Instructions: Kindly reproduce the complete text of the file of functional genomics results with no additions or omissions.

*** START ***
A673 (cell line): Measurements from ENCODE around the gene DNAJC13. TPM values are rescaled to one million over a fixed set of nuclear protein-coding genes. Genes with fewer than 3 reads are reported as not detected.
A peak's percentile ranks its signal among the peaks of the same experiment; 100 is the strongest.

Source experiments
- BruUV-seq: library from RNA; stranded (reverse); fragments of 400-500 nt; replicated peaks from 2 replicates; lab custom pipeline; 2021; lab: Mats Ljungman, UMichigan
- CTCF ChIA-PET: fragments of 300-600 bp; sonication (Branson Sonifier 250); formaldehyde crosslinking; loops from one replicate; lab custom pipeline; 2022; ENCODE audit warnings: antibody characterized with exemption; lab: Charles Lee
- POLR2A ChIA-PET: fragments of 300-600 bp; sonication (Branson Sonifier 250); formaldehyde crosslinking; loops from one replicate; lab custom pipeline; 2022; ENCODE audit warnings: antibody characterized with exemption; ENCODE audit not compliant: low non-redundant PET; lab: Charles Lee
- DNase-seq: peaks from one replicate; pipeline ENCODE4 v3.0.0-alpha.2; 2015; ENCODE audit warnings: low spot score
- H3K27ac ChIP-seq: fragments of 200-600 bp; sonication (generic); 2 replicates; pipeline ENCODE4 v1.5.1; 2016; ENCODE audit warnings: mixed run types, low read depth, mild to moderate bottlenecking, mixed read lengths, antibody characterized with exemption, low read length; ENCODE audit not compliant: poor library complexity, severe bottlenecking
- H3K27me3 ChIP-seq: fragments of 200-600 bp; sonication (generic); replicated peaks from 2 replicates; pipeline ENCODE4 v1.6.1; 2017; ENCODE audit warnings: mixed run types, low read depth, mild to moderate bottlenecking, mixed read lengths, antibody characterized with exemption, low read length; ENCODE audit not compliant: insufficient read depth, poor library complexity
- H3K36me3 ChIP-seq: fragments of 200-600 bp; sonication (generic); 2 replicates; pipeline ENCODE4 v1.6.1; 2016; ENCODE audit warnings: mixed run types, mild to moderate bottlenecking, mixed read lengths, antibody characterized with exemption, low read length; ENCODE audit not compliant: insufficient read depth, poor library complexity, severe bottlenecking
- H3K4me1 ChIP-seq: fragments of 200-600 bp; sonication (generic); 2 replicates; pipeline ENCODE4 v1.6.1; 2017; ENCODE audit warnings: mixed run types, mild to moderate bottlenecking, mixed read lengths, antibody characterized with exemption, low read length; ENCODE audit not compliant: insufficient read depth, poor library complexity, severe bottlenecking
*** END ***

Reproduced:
A673 (cell line): Measurements from ENCODE around the gene DNAJC13. TPM values are rescaled to one million over a fixed set of nuclear protein-coding genes. Genes with fewer than 3 reads are reported as not detected.
A peak's percentile ranks its signal among the peaks of the same experiment; 100 is the strongest.

Source experiments
- BruUV-seq: library from RNA; stranded (reverse); fragments of 400-500 nt; replicated peaks from 2 replicates; lab custom pipeline; 2021; lab: Mats Ljungman, UMichigan
- CTCF ChIA-PET: fragments of 300-600 bp; sonication (Branson Sonifier 250); formaldehyde crosslinking; loops from one replicate; lab custom pipeline; 2022; ENCODE audit warnings: antibody characterized with exemption; lab: Charles Lee
- POLR2A ChIA-PET: fragments of 300-600 bp; sonication (Branson Sonifier 250); formaldehyde crosslinking; loops from one replicate; lab custom pipeline; 2022; ENCODE audit warnings: antibody characterized with exemption; ENCODE audit not compliant: low non-redundant PET; lab: Charles Lee
- DNase-seq: peaks from one replicate; pipeline ENCODE4 v3.0.0-alpha.2; 2015; ENCODE audit warnings: low spot score
- H3K27ac ChIP-seq: fragments of 200-600 bp; sonication (generic); 2 replicates; pipeline ENCODE4 v1.5.1; 2016; ENCODE audit warnings: mixed run types, low read depth, mild to moderate bottlenecking, mixed read lengths, antibody characterized with exemption, low read length; ENCODE audit not compliant: poor library complexity, severe bottlenecking
- H3K27me3 ChIP-seq: fragments of 200-600 bp; sonication (generic); replicated peaks from 2 replicates; pipeline ENCODE4 v1.6.1; 2017; ENCODE audit warnings: mixed run types, low read depth, mild to moderate bottlenecking, mixed read lengths, antibody characterized with exemption, low read length; ENCODE audit not compliant: insufficient read depth, poor library complexity
- H3K36me3 ChIP-seq: fragments of 200-600 bp; sonication (generic); 2 replicates; pipeline ENCODE4 v1.6.1; 2016; ENCODE audit warnings: mixed run types, mild to moderate bottlenecking, mixed read lengths, antibody characterized with exemption, low read length; ENCODE audit not compliant: insufficient read depth, poor library complexity, severe bottlenecking
- H3K4me1 ChIP-seq: fragments of 200-600 bp; sonication (generic); 2 replicates; pipeline ENCODE4 v1.6.1; 2017; ENCODE audit warnings: mixed run types, mild to moderate bottlenecking, mixed read lengths, antibody characterized with exemption, low read length; ENCODE audit not compliant: insufficient read depth, poor library complexity, severe bottlenecking